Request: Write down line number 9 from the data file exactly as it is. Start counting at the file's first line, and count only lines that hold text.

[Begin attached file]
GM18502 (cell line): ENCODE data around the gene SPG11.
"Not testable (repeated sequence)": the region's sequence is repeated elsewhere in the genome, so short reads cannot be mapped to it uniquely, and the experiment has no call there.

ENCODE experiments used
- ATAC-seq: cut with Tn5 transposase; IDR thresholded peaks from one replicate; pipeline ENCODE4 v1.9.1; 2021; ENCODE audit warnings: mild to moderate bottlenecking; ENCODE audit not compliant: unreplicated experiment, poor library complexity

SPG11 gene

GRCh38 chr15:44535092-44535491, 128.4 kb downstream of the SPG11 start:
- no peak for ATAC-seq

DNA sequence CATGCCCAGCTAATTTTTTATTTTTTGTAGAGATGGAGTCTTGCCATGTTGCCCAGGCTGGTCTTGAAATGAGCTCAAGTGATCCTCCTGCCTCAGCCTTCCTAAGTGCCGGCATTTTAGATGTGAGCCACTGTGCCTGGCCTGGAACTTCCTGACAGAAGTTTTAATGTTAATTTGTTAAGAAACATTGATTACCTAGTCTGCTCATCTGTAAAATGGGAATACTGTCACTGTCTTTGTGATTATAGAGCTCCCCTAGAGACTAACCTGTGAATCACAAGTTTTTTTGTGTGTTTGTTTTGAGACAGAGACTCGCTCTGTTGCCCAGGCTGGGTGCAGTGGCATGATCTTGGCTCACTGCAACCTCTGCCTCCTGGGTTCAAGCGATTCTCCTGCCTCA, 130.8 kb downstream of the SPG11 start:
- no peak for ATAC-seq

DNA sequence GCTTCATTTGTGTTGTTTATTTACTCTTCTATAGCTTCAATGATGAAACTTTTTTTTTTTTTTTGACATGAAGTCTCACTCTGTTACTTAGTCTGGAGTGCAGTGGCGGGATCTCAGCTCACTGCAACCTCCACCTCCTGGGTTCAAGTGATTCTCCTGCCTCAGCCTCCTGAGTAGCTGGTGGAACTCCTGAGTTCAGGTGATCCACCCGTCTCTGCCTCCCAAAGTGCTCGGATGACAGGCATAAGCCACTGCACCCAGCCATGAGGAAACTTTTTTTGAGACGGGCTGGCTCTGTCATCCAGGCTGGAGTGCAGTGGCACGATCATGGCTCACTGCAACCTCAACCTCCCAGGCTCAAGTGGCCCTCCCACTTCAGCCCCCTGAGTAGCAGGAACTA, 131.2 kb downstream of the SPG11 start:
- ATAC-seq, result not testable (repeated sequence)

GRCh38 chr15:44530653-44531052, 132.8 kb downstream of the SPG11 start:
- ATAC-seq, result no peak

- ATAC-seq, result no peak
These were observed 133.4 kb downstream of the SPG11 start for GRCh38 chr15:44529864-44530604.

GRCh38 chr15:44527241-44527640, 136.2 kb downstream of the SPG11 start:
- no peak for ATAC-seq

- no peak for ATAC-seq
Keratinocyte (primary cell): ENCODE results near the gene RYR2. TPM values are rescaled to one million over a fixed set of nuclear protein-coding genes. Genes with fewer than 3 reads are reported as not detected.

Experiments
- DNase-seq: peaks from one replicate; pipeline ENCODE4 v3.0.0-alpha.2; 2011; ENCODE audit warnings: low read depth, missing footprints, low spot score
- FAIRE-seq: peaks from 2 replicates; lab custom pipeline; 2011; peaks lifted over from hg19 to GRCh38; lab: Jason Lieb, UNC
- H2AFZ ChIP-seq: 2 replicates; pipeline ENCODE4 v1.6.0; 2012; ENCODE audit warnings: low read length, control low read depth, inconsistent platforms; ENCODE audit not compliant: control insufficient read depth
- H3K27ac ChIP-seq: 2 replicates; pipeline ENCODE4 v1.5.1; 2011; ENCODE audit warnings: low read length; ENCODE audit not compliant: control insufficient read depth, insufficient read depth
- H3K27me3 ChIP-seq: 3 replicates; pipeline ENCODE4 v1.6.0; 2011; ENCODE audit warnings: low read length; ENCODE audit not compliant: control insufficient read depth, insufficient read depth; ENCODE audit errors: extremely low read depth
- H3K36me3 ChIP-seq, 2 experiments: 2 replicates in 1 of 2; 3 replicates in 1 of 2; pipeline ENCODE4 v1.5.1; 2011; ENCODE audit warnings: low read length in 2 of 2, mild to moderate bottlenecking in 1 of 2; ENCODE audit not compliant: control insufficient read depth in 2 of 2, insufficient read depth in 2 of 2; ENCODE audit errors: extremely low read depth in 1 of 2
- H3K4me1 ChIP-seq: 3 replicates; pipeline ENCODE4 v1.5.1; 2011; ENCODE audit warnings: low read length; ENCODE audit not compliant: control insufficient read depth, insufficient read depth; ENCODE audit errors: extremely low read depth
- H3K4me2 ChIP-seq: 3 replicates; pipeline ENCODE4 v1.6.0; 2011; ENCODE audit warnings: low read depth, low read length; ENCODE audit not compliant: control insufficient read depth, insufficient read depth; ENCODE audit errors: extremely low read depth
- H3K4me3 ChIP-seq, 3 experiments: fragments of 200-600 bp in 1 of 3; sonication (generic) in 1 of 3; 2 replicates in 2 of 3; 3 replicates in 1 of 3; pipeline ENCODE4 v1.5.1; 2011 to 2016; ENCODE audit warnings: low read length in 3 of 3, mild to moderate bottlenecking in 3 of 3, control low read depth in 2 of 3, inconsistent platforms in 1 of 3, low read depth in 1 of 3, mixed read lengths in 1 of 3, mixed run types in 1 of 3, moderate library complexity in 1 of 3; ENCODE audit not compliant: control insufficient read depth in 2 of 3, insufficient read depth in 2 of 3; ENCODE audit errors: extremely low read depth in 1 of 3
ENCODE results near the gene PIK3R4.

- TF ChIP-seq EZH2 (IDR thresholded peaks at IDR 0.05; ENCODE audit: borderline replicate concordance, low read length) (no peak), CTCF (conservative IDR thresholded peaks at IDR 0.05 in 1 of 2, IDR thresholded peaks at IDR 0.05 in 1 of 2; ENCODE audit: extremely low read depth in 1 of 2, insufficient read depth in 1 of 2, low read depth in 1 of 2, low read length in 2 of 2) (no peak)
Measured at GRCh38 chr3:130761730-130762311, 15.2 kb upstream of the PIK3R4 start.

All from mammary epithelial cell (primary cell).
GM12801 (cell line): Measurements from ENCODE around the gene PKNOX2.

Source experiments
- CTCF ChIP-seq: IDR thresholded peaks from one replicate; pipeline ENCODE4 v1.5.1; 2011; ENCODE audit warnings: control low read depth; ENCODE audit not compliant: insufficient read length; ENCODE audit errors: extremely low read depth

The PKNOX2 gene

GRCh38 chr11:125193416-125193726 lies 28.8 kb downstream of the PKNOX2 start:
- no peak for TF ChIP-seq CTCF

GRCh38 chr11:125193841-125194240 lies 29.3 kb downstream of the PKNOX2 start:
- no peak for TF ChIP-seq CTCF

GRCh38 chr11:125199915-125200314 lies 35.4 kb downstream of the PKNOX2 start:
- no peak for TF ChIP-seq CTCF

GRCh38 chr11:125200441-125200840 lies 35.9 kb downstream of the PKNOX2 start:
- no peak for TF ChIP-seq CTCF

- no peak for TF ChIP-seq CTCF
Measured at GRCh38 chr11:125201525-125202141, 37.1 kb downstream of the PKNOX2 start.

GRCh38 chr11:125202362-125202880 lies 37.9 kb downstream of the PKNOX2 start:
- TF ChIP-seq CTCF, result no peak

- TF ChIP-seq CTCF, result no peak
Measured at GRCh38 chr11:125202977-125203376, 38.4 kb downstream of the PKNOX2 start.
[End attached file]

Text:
- no peak for ATAC-seq